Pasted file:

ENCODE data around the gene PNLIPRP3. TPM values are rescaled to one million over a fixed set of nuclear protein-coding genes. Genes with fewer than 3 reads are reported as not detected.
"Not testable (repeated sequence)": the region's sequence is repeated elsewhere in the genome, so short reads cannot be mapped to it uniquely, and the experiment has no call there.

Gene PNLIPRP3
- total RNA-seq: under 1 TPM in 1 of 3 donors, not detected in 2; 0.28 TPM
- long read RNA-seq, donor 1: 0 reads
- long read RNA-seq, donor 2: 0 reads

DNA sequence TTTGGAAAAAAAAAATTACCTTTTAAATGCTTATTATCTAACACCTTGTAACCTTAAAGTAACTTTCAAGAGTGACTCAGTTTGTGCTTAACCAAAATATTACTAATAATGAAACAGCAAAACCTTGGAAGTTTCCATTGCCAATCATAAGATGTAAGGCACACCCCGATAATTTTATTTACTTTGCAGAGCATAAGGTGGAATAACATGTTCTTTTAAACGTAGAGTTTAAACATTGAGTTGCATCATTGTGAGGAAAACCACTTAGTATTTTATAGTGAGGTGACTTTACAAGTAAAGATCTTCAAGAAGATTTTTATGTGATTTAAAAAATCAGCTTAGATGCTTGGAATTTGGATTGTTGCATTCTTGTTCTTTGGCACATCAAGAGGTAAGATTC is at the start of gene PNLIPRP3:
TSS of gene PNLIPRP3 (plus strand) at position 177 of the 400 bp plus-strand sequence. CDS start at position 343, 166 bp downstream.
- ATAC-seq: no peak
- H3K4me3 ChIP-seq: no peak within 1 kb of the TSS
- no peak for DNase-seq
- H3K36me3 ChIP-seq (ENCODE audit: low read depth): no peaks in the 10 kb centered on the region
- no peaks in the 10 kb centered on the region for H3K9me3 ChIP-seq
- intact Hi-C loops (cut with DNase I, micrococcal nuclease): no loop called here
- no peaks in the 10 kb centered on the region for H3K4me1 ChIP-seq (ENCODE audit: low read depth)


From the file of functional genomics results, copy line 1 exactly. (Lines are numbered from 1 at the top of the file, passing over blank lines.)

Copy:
ENCODE data around the gene PNLIPRP3. TPM values are rescaled to one million over a fixed set of nuclear protein-coding genes. Genes with fewer than 3 reads are reported as not detected.